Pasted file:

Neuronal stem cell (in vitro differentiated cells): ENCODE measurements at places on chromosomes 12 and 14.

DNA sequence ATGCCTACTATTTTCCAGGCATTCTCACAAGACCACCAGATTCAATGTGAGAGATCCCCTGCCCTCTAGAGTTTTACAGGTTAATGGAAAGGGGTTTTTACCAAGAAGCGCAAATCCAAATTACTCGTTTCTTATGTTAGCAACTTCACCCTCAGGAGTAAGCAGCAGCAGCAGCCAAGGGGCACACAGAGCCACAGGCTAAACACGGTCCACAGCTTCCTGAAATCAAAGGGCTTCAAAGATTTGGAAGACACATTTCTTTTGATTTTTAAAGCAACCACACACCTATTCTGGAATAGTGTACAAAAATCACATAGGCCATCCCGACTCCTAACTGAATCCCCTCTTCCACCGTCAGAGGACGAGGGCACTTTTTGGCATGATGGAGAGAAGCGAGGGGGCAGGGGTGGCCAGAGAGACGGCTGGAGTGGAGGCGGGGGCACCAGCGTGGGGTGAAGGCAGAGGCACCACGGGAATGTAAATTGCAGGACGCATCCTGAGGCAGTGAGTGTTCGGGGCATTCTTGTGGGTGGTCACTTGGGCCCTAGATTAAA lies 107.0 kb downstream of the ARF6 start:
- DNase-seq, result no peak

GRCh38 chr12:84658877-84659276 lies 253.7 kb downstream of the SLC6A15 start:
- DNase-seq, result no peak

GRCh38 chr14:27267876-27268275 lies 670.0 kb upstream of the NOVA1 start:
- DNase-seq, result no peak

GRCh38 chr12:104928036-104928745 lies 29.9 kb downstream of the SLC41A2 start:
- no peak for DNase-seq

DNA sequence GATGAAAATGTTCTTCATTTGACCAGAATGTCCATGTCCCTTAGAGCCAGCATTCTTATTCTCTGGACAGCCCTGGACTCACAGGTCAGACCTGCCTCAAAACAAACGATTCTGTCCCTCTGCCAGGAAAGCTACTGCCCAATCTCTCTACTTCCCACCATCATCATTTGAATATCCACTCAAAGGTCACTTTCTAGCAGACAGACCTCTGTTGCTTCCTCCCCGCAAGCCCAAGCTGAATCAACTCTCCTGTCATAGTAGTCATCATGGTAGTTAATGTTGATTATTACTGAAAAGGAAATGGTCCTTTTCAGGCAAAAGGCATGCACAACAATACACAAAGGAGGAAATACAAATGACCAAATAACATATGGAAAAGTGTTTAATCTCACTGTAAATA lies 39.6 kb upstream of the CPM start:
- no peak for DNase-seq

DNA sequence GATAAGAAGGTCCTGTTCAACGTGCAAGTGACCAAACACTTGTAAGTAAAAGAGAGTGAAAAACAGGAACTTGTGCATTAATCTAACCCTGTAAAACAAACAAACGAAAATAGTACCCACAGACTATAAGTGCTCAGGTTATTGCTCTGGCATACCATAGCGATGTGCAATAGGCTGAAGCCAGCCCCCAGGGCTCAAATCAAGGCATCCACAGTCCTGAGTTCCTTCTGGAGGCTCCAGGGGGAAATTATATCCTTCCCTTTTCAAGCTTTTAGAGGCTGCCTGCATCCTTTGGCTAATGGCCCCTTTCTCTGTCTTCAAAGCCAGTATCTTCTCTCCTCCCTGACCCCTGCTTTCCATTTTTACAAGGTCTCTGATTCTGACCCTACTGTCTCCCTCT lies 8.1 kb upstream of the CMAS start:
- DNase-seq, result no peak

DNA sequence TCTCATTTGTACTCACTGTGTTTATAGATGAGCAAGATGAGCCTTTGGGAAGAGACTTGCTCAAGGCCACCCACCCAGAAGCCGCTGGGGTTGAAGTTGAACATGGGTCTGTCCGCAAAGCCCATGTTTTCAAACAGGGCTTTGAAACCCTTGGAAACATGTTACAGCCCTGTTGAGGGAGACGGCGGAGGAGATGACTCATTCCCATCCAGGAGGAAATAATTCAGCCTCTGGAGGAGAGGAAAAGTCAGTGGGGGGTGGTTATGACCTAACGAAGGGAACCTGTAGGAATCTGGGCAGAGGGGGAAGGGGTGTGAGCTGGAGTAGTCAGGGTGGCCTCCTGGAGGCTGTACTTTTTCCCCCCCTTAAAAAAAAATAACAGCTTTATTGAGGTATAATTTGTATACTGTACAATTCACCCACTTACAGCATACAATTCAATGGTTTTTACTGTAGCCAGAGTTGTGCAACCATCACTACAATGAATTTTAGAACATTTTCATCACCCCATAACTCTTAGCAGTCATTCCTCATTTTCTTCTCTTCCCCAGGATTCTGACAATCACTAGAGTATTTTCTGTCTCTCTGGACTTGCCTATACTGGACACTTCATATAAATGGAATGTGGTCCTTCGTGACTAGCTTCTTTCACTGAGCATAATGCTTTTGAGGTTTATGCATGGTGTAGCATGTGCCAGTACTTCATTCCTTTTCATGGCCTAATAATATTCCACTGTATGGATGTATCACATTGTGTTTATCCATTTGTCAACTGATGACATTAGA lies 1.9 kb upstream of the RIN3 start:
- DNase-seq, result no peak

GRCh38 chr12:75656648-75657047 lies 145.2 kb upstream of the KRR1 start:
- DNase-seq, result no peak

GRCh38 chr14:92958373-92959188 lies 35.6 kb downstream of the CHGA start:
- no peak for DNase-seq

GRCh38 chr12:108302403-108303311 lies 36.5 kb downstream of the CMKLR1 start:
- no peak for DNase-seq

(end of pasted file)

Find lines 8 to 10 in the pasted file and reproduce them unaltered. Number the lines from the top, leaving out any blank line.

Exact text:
GRCh38 chr12:104928036-104928745 lies 29.9 kb downstream of the SLC41A2 start:
- no peak for DNase-seq

DNA sequence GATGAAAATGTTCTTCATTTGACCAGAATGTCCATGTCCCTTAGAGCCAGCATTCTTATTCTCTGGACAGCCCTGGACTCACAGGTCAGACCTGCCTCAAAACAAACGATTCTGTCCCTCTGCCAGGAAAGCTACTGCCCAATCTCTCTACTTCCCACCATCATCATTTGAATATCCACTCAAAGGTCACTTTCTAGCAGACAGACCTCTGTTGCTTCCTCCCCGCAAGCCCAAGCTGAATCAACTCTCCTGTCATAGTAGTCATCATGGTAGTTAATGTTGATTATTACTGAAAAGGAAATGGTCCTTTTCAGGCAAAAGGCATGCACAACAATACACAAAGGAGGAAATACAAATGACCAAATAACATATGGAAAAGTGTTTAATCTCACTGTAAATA lies 39.6 kb upstream of the CPM start: